The Chronicle of Higher Education reports that Loyola Law School Los Angeles (aka Loyola Marymount) is modifying their grading system to help their students be more competitive and better reflect the quality of their students. That means they are raising all the student grades by a third of a grade point, magically transforming A into A+, B- into B, and so forth. Dean Victor J. Gold is quoted:
"We concluded that the grading curve was sending incorrect information about our students, and, frankly, it was putting them at an unfair competitive disadvantage in a pretty tough job market," he said.The image of the guys inflating a balloon is courtesy of Oregon State University. Just seemed appropriate. I'm afraid Above the Law is rather harsh about the decision:
Stuart Rojstaczer, a retired Duke University professor who has studied grade inflation and created an online database about it, said that changes like Loyola's can open more job opportunities for students.
"There are employers that have GPA cutoffs," he said, "and by inflating grades, you increase the number of students who meet those GPA cutoffs."
Mr. Rojstaczer, who was an associate professor of earth and ocean sciences at Duke, is a co-author of a recent article, "Grading in American Colleges and Universities," (link here for full text of article for $15.00; or gradeinflation.com, a very rich website maintained by Rojstaczer which has much related information)that analyzed grading patterns since the 1960s. The article—written with Christopher Healy, an associate professor of computer science at Furman University, and published last month in Teachers College Record—noted an overall increase of about a tenth of a point in average GPA's per decade.
Loyola's change will affect current students and alumni who graduated in 2007 or later—the classes that received grades based on a letter-grade system beginning in 2004. Before 2004, the law school operated under a numerical grading system.
Mr. Gold announced the faculty's approval of the new grading system in a memorandum to students last month. That memo found its way onto several blogs this week, including Above the Law and NPR's Planet Money, where it was greeted with considerable skepticism.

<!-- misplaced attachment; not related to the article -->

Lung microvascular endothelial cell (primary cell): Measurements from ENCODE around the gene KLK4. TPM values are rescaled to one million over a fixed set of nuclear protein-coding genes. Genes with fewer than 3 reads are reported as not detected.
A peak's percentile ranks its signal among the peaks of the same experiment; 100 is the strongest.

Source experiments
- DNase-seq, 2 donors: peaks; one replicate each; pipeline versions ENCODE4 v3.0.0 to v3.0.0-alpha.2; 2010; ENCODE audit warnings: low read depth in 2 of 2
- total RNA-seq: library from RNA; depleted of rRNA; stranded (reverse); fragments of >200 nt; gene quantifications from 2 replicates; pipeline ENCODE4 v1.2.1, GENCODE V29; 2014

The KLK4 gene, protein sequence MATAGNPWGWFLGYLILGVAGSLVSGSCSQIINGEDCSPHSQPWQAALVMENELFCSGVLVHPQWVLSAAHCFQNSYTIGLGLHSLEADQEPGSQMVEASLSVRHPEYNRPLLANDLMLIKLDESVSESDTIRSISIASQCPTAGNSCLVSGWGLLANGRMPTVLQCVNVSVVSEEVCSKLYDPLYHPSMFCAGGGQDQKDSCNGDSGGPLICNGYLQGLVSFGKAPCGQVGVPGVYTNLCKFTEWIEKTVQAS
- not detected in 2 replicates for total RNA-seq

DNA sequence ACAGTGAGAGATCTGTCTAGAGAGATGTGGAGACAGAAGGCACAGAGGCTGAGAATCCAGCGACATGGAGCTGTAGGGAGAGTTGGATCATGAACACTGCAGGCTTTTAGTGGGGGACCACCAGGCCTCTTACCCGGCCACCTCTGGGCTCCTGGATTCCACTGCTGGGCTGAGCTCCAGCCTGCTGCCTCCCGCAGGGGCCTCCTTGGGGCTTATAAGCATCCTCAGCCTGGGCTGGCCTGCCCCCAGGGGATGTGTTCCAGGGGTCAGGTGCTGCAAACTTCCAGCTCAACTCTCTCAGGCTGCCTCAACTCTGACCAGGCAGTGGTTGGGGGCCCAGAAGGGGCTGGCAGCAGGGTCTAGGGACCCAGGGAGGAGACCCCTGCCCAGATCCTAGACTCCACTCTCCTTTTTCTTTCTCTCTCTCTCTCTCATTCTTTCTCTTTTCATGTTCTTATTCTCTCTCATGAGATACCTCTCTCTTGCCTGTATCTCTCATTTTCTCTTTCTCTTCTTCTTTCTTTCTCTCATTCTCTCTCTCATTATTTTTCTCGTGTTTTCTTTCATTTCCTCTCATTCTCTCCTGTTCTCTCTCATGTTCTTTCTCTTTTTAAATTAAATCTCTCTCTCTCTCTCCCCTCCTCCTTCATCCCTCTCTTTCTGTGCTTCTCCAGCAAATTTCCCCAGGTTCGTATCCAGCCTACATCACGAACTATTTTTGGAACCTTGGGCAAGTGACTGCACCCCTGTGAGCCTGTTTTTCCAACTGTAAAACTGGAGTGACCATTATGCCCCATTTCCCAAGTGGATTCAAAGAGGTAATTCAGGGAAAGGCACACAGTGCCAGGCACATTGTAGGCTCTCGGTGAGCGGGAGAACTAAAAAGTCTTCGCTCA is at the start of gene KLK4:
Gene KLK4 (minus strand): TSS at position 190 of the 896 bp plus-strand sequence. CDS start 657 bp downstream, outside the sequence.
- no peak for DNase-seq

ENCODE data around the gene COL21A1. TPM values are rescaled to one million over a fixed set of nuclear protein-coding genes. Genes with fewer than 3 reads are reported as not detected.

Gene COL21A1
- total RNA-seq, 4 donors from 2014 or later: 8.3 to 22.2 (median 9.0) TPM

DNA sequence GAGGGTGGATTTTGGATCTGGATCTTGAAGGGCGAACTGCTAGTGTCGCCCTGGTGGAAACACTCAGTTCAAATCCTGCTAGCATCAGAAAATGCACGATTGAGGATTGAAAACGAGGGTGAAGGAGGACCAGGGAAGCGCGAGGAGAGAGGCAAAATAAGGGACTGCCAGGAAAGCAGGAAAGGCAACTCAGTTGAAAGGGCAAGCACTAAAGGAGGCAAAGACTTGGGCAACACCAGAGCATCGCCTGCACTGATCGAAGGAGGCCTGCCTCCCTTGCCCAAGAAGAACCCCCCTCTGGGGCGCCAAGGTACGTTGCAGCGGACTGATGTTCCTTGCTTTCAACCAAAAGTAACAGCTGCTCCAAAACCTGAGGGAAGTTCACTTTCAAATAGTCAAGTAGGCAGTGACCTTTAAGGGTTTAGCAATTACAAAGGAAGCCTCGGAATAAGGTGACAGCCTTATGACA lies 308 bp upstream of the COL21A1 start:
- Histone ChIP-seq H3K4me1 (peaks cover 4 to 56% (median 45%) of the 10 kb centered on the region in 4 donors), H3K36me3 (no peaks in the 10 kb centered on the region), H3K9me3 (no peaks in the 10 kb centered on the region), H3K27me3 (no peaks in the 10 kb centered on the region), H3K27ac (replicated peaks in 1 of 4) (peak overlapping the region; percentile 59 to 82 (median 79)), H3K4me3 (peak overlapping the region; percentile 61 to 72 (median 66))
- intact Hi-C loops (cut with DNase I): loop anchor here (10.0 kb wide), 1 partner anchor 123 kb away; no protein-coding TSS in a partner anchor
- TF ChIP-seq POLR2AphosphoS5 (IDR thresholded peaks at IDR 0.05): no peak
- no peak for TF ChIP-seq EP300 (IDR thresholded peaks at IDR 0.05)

But Mr. Gold defended the revised grading curve as more accurately reflecting the institution's academic rigor. Indicators show that its students are "among the highest-quality students," the dean said. With a passage rate of 85 percent among students taking the bar exam last summer, the law school ranked seventh out of the 20 California law schools approved by the American Bar Association.
Although employers often gauge law students' academic achievement based on their class rank, Mr. Gold said, some governmental agencies will not consider hiring students with less than a B average.
"And when you start out your students with an average of B-, which is what our old first-year grade average was, you automatically exclude them from employment with those agencies," he said.
"We're not trying to make them look better than other comparable students at other schools. We just want them to be on an even playing field."
Loyola students are having difficulty getting jobs. In response, did the administration consider dropping tuition? Nope. Instead, they just gave everybody an extra third of a grade — retroactively, no less. That’s not just inflation; that’s a rewriting of history.It descends from there into high snark, so you'll have to go read it for yourself -- it's highly entertaining and makes you hope devoutly that YOUR law school (or one you care about) never gets highlighted in ATL!
Really, are employers out there going to fall for this? Loyola hopes so….
I’m happy — I’m thrilled, even — that law school administrations are noticing their graduates cannot get jobs in this economy. Admitting you have a problem is the first step towards correcting the problem. But of all the things a school might do to help students get jobs, artificially inflating grades retroactively seems like the most shallow and cosmetic “solution” possible.
Loyola’s rationales for the change are that, I don’t know, (1) somehow its students are just as accomplished as kids at more highly-ranked California law schools, and (2) an easier grading curve reflects a higher-quality student body (snip)